Community developers and authorities create zoning ordinances to protect the safety and peace of residential areas. However, these ordinances are not set in stone, and developers often provide attractive incentives to motivate authorities to make changes. The government might see the benefits in rezoning to allow a commercial, industrial or agricultural entity to set up shop in your backyard, but you and many of your neighbors may have a different opinion.
When the local planning commission or other government entity receives a request to change the zoning restrictions for a property in your neighborhood, you have to act fast. Often, these changes take only a couple months, and by the time you learn that re-zoning is under consideration, the wheels are already in motion. Learning about the proposal and activating your neighbors will be the keys to success.
Knowledge and numbers
Your first step is learning about the local zoning regulations. You can probably find the information on your city or county’s website, but you might have to go to the zoning office and request copies of the ordinances and re-zoning proposal. You may wish to obtain a legal interpretation of the documents to be certain you understand them.
If the information confirms your fears that an undesirable re-zoning is in the works, don’t hesitate to take the following steps to make your opposition clear to the government entity responsible for approving the changes:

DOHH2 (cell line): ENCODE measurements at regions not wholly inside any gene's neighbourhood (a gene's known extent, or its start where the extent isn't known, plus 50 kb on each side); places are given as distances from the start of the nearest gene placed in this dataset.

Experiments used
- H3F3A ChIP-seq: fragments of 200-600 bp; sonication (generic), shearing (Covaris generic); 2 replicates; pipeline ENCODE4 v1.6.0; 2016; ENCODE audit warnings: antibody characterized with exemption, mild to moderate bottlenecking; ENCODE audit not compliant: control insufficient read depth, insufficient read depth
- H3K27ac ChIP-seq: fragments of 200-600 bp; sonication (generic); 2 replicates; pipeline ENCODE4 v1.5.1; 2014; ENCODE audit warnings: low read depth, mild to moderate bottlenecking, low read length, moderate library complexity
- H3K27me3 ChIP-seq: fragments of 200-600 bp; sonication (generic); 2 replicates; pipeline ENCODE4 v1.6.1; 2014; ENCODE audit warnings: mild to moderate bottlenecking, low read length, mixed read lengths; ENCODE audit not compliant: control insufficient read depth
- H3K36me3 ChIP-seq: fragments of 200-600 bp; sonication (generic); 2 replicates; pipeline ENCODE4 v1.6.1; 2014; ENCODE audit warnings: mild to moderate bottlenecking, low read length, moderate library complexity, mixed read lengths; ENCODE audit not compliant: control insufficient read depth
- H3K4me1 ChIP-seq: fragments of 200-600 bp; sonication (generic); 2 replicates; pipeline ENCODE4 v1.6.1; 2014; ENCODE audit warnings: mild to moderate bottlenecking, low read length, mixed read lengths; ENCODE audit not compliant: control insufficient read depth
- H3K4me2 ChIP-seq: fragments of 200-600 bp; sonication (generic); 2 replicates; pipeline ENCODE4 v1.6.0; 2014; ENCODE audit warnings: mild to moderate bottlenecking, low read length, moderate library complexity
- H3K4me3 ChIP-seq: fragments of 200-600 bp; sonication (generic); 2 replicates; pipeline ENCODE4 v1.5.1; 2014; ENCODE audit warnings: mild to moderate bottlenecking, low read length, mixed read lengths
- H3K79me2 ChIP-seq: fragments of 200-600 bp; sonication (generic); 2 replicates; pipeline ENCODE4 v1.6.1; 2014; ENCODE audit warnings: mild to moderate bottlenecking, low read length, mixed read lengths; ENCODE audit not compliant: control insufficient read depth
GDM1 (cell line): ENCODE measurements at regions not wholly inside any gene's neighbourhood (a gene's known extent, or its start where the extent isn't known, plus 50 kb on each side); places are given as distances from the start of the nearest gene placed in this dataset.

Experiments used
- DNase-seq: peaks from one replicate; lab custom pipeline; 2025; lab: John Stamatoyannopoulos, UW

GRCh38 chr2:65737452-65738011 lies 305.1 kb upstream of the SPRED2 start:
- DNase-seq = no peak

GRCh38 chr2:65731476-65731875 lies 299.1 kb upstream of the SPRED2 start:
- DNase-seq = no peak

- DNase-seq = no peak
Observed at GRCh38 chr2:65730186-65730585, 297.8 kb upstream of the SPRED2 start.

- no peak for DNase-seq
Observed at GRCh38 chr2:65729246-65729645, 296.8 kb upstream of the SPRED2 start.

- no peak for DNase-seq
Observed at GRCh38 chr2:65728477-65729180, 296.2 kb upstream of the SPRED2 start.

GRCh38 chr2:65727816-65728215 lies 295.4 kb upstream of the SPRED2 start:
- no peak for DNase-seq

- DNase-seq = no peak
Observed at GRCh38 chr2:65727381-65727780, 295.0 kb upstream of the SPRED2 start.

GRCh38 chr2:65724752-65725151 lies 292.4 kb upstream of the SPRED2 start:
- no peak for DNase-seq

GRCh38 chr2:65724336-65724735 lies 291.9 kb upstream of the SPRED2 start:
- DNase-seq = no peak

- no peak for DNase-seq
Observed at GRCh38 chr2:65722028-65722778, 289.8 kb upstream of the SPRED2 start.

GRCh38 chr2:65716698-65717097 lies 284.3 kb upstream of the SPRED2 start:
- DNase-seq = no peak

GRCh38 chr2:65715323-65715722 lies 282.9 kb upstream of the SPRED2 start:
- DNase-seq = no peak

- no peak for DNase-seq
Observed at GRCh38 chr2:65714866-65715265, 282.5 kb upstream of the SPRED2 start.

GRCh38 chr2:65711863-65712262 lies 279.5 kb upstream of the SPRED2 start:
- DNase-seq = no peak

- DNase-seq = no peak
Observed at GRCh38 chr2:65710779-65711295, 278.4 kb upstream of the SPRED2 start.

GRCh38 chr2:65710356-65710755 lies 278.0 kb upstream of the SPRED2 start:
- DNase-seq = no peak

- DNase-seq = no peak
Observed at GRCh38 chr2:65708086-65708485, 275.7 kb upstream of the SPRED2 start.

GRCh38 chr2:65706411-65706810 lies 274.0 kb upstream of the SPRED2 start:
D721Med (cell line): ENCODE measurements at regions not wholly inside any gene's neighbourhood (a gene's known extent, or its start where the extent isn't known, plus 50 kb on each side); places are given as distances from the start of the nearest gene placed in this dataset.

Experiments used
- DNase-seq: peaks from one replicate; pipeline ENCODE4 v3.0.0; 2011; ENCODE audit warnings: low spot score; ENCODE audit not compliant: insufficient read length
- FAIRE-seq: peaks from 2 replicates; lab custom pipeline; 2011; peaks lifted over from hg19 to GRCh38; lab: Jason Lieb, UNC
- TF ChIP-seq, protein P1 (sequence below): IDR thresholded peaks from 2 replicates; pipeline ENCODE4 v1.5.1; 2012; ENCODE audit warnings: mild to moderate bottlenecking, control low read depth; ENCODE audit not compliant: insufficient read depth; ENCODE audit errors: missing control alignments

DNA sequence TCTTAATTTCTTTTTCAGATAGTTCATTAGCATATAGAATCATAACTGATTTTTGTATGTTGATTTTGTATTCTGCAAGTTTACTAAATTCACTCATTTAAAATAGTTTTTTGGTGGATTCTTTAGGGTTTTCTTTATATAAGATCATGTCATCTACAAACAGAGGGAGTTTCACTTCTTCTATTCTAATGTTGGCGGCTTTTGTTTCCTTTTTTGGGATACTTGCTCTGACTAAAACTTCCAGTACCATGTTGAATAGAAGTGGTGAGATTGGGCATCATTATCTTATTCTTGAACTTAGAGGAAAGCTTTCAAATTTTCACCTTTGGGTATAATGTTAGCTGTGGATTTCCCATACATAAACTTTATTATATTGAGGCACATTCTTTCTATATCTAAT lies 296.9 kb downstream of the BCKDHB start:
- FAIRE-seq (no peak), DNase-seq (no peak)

- Informing as many neighbors as possible of the requested change and the ramifications your neighborhood could face
- Planning a neighborhood meeting prior to the first public meeting to discuss the proposal and make a plan for action
- Impressing on your neighbors that a large turnout for the public meeting can have a huge impact on the Board’s decision
- Selecting leaders to speak for the group, presenting your objections respectfully and reasonably
- Being diligent about monitoring the proposal since it is common for the requesting body to make changes as the project develops
- Keeping your neighborhood informed about developments and future meetings, and encouraging them to keep pressure on the Board
When developers learn there is public interest in fighting the re-zoning, they might use their own tactics to keep the project moving forward, such as contacting residents to persuade them to stop the opposition. Some councils will even stall the vote, hoping citizens will lose interest. You could be the key factor that keeps the public motivated to protect the peace of your community. Finally, even if the Board votes to continue with the re-zoning, you may still have the option of taking your objections to court.